How to plan jacket 1

You can start for example with the front bodice and then reuse those squares for the rest of the pieces, cutting more if needed. It is important to highlight now that the fabric that you are creating for each pattern piece needs to be more or less 2''/5cm bigger than the actual pattern piece itself, all around. Also remember that these squares are not yet sewn together. 

How to plan jacket 2

How to plan jacket 3

After finishing each piece, I would suggest taking a picture to remember the disposition and the number of squares that you will be needing. 

In my case, I also used Illustrator to create a similar layout for each pattern piece.

Nutmeg Jacket quilted project plan blocks

During this stage, you can also calculate the amount of fabric neeeded, which will depend a lot on whether you use scraps, go for the same design as mine or if you use plain squares. It will also depend on your chosen size for the jacket and size of the squares / blocks themselves.

I used Illustrator again for this part creating artboards with the real width of fabric as well as 3 1/4''x3 1/4'' squares for the solid fabric and 1 1/2''x1 1/2'' squares for the 9-patch blocks. You can also calculate the amount of fabric needed by measuring the different shapes that you have created using the paper squares and multiplying by whichever number of squares you have. And again, all of this will depend on the fabrics you go for, how many different ones you want to use, the design, your size, etc...

This process needs to be done before you buy any fabric. For the lining and wadding / batting, I would measure the shape that you have created with the paper squares and order more or less the same.

NOTE: Next time (on the 11th of November), we will start cutting, so if you want to pre-wash your fabrics before then, you can do that now, mainly if you are planning on washing your jacket on the washing machine later on. I always recommend hand-washing even after pre-washing your fabrics, just in case. No need to wash the wadding / batting. Sometimes quilting fabric needs to get its shine and 'rigidity' back after washing, which you can achieve by using starch spray.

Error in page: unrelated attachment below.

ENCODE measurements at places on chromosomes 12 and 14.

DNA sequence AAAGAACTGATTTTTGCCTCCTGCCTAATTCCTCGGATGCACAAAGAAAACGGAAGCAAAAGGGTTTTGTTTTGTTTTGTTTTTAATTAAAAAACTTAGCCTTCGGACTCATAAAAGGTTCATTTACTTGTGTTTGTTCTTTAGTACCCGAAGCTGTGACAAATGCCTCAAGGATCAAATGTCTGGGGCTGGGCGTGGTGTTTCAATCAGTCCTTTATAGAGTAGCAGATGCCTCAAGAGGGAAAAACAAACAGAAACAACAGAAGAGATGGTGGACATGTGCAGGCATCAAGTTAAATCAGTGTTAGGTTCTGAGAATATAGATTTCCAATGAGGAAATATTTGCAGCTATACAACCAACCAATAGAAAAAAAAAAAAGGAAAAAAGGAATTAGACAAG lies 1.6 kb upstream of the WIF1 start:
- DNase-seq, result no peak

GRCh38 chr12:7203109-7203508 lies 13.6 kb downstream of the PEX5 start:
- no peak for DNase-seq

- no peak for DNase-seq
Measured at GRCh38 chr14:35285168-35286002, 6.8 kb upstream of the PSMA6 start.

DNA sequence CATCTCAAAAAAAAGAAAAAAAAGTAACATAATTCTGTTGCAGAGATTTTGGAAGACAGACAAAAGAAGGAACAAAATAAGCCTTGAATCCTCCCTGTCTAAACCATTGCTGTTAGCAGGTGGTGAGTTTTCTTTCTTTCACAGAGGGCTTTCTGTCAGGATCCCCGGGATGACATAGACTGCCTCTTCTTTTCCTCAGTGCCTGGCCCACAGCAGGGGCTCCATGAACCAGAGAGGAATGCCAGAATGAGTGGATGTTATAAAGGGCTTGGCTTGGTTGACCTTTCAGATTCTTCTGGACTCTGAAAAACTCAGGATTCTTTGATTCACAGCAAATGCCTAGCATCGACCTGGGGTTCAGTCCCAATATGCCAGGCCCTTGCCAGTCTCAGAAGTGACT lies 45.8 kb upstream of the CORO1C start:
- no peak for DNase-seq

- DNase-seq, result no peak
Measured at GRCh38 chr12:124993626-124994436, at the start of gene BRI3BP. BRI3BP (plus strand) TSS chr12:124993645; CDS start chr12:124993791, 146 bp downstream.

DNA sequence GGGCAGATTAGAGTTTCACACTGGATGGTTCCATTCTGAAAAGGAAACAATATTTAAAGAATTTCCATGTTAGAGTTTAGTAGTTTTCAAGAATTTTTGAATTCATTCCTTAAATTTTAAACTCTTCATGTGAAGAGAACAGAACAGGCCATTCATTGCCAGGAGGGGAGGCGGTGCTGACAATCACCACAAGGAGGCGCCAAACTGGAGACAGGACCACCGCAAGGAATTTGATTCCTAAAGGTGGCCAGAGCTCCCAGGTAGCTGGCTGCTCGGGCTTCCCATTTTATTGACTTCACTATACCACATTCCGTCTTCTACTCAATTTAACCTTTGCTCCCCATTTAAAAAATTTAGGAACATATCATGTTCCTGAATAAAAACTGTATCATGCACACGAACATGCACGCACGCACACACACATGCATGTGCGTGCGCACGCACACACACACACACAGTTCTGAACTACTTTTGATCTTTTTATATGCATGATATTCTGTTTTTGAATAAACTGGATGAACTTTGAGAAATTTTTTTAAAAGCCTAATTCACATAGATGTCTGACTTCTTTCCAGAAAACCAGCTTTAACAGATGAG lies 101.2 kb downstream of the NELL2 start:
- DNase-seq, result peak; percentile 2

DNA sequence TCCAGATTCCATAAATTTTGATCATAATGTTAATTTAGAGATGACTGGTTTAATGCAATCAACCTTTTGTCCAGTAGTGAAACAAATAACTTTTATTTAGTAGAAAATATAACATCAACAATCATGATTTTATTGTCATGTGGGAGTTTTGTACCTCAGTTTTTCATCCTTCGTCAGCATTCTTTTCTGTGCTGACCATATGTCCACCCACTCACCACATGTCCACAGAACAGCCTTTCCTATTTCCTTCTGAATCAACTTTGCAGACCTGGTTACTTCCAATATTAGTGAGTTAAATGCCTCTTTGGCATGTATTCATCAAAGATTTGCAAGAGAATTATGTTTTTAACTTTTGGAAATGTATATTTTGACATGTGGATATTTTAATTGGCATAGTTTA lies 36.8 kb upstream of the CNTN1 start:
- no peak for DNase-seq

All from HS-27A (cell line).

Last, you will be quilting these 'pieces of fabric' with the wadding / batting and lining BEFORE cutting the actual pattern pieces.


Last, apart from the fabric, wadding/batting, bias tape, thread and your usual set of sewing tools, I recommend here a few other items that will make your job much easier (not mandatory, but very useful!).

  • A walking foot for the quilting part (and that you can use afterwards for sewing with jersey and knit fabrics or for making other quilts) and a 1/4'' presser foot for a precise seam allowance.
  • A rotary cutter and a cutting mat.
  • Machine quilting needles for piecing and quilting.
  • 6'' x 12'' quilting ruler and a set of square rulers (not mandatory but they help a lot!).
  • Curved safety pins for the basting part (you can also use thread and a needle).
  • Clips to use instead or as well as pins when dealing with several layers of material.
  • fabric marker: Frixion pen, chalk, fabric pen... (Test them on a scrap of the same fabric you will be using for your jacket to make sure the mark disappear). 

And that is it for Intro Week! I hope it was not too much. I promise that as soon as you have this figured out, the rest of the posts will be much more visual and fun :) Now you have a two-week break to gather your materials, get the pattern printed, find your size, etc... I will see you again on Saturday the 11th of November!

PS. You can contact me at any time on Instagram or by email at if you have any doubts :)

Thank you for tagging along and happy sewing and quilting!